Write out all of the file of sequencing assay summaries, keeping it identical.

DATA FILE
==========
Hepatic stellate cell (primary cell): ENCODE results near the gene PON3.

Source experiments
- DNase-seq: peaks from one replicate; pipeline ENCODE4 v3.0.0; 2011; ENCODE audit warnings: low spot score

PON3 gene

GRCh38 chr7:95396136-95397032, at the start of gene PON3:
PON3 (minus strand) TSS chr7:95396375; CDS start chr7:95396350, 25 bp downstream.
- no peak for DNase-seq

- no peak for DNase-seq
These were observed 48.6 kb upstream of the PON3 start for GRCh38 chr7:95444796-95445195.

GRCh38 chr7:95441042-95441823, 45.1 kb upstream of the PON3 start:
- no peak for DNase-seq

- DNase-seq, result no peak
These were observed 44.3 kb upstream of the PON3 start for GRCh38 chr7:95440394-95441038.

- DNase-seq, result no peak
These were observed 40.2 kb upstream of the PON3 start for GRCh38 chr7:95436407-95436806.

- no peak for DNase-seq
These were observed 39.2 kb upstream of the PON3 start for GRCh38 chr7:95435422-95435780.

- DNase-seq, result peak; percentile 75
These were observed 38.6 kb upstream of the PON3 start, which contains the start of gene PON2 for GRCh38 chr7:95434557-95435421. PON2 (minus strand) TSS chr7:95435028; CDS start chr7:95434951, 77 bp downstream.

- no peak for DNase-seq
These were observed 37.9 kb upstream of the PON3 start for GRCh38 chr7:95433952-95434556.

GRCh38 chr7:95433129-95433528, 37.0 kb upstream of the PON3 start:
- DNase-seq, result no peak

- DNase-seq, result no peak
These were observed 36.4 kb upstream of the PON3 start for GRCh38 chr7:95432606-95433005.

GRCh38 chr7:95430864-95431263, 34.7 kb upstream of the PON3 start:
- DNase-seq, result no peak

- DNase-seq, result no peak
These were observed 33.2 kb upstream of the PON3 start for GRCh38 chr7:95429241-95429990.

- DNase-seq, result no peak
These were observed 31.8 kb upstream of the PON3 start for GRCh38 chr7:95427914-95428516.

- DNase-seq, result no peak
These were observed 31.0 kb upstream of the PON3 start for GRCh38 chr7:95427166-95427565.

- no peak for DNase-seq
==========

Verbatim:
Hepatic stellate cell (primary cell): ENCODE results near the gene PON3.

Source experiments
- DNase-seq: peaks from one replicate; pipeline ENCODE4 v3.0.0; 2011; ENCODE audit warnings: low spot score

PON3 gene

GRCh38 chr7:95396136-95397032, at the start of gene PON3:
PON3 (minus strand) TSS chr7:95396375; CDS start chr7:95396350, 25 bp downstream.
- no peak for DNase-seq

- no peak for DNase-seq
These were observed 48.6 kb upstream of the PON3 start for GRCh38 chr7:95444796-95445195.

GRCh38 chr7:95441042-95441823, 45.1 kb upstream of the PON3 start:
- no peak for DNase-seq

- DNase-seq, result no peak
These were observed 44.3 kb upstream of the PON3 start for GRCh38 chr7:95440394-95441038.

- DNase-seq, result no peak
These were observed 40.2 kb upstream of the PON3 start for GRCh38 chr7:95436407-95436806.

- no peak for DNase-seq
These were observed 39.2 kb upstream of the PON3 start for GRCh38 chr7:95435422-95435780.

- DNase-seq, result peak; percentile 75
These were observed 38.6 kb upstream of the PON3 start, which contains the start of gene PON2 for GRCh38 chr7:95434557-95435421. PON2 (minus strand) TSS chr7:95435028; CDS start chr7:95434951, 77 bp downstream.

- no peak for DNase-seq
These were observed 37.9 kb upstream of the PON3 start for GRCh38 chr7:95433952-95434556.

GRCh38 chr7:95433129-95433528, 37.0 kb upstream of the PON3 start:
- DNase-seq, result no peak

- DNase-seq, result no peak
These were observed 36.4 kb upstream of the PON3 start for GRCh38 chr7:95432606-95433005.

GRCh38 chr7:95430864-95431263, 34.7 kb upstream of the PON3 start:
- DNase-seq, result no peak

- DNase-seq, result no peak
These were observed 33.2 kb upstream of the PON3 start for GRCh38 chr7:95429241-95429990.

- DNase-seq, result no peak
These were observed 31.8 kb upstream of the PON3 start for GRCh38 chr7:95427914-95428516.

- DNase-seq, result no peak
These were observed 31.0 kb upstream of the PON3 start for GRCh38 chr7:95427166-95427565.

- no peak for DNase-seq